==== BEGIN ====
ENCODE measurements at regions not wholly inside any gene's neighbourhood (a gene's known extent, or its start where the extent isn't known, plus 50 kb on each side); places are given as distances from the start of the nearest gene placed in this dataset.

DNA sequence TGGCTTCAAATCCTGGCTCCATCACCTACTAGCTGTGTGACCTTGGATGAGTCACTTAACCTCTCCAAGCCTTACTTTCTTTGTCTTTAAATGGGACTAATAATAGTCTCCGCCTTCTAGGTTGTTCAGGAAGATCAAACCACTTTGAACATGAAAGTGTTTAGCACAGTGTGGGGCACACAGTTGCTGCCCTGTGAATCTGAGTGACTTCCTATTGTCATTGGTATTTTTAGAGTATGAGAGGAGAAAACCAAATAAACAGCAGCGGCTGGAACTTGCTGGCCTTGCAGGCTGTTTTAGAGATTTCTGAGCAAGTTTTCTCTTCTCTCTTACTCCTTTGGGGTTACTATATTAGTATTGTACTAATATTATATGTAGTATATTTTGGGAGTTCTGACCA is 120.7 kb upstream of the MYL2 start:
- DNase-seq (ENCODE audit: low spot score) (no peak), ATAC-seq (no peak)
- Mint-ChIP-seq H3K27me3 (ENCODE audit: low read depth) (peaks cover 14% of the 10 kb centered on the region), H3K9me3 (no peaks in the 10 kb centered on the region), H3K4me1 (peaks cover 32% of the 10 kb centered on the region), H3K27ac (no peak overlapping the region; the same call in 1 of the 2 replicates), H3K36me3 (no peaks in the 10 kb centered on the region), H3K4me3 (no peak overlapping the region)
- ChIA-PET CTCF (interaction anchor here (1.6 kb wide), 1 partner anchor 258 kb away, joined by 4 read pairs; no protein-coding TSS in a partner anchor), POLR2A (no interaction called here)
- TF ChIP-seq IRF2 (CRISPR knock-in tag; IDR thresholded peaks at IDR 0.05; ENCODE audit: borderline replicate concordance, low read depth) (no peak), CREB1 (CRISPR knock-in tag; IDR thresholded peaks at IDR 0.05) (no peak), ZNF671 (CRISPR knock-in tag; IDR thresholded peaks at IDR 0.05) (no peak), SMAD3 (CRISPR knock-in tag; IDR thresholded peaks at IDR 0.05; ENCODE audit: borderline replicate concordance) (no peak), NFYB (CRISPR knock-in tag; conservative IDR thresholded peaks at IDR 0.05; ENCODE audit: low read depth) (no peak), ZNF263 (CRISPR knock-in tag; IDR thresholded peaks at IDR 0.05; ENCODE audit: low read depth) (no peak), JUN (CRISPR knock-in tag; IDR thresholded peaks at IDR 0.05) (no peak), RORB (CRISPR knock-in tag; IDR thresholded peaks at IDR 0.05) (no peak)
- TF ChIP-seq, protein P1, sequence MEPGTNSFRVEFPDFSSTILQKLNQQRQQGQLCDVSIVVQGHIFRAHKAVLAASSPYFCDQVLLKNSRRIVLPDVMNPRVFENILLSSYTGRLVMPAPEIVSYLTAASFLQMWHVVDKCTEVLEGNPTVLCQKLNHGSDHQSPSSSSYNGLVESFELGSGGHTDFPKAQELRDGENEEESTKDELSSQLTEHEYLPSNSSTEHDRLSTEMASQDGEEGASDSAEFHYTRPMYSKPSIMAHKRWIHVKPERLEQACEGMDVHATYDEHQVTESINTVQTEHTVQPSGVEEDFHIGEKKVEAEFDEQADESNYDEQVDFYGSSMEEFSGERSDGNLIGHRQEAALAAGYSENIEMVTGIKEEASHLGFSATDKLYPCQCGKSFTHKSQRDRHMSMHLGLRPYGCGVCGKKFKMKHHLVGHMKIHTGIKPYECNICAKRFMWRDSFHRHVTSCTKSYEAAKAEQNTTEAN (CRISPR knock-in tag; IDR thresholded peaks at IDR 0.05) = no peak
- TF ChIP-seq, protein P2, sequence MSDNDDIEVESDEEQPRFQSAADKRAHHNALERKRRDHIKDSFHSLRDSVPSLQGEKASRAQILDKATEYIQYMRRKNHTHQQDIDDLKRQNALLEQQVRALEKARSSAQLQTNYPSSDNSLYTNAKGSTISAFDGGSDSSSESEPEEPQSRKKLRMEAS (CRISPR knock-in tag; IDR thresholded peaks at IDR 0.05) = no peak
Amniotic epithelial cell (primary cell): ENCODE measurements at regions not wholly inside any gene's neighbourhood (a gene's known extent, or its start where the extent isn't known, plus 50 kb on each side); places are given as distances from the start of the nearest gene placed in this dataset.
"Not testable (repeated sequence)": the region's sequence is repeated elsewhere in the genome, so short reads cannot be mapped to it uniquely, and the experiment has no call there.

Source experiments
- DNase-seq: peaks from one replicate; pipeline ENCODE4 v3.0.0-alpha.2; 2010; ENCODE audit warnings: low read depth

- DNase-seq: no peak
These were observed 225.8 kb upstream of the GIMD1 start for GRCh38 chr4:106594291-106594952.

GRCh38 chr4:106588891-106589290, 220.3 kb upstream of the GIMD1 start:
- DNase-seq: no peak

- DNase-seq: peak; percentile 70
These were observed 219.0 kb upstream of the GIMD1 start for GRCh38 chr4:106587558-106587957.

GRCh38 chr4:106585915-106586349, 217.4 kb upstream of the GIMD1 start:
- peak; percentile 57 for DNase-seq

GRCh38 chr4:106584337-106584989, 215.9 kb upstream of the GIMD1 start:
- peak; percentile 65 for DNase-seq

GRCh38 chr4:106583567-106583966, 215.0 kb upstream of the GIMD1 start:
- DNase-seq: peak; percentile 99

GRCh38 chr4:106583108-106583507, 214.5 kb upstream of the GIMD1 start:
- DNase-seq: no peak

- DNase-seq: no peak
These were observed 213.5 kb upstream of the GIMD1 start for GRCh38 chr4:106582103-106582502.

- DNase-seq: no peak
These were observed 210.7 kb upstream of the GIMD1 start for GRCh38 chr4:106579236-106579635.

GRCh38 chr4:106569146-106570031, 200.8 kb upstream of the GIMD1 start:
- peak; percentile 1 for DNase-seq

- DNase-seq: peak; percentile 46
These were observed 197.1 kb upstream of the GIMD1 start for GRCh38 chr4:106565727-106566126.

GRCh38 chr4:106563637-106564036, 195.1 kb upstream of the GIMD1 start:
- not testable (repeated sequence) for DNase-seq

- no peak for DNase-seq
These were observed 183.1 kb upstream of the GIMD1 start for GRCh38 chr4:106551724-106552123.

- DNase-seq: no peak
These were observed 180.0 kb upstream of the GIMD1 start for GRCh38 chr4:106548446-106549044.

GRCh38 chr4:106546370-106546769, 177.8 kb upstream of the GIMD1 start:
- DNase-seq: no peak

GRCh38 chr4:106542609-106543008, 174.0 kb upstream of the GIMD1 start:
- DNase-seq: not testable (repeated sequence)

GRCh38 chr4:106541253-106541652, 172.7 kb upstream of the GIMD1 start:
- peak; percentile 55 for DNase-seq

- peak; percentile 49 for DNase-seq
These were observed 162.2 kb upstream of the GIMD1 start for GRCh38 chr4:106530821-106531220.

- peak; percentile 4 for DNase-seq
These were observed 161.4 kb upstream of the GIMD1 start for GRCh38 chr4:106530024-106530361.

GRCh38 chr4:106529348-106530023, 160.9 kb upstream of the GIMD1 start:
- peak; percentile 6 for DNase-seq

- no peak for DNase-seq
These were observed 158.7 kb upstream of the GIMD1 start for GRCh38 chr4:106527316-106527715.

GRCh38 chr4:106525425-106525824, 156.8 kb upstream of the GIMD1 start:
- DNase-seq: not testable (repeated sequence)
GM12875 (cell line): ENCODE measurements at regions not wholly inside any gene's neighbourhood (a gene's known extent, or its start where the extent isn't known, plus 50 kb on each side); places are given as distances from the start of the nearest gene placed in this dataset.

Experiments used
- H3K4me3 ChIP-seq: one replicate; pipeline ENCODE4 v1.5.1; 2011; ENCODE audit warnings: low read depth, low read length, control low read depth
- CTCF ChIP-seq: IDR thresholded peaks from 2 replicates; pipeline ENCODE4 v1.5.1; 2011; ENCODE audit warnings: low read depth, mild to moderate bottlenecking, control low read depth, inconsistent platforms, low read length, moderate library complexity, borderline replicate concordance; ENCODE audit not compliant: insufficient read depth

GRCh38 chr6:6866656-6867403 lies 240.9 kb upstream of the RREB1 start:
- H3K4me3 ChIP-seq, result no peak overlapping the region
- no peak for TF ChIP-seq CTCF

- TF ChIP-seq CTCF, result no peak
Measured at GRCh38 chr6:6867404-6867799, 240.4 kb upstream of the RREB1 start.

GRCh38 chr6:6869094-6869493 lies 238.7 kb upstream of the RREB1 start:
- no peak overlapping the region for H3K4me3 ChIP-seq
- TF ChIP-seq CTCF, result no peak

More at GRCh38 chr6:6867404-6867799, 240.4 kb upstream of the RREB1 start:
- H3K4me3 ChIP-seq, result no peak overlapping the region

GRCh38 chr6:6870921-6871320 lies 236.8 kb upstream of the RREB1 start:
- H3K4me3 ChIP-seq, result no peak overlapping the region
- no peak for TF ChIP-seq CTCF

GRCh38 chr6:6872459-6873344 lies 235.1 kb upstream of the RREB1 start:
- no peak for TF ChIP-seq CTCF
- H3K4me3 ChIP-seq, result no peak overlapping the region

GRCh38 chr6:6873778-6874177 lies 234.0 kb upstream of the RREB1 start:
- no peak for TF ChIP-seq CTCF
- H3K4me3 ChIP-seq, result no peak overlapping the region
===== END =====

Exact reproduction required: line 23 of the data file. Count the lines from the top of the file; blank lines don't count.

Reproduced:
GRCh38 chr4:106583567-106583966, 215.0 kb upstream of the GIMD1 start: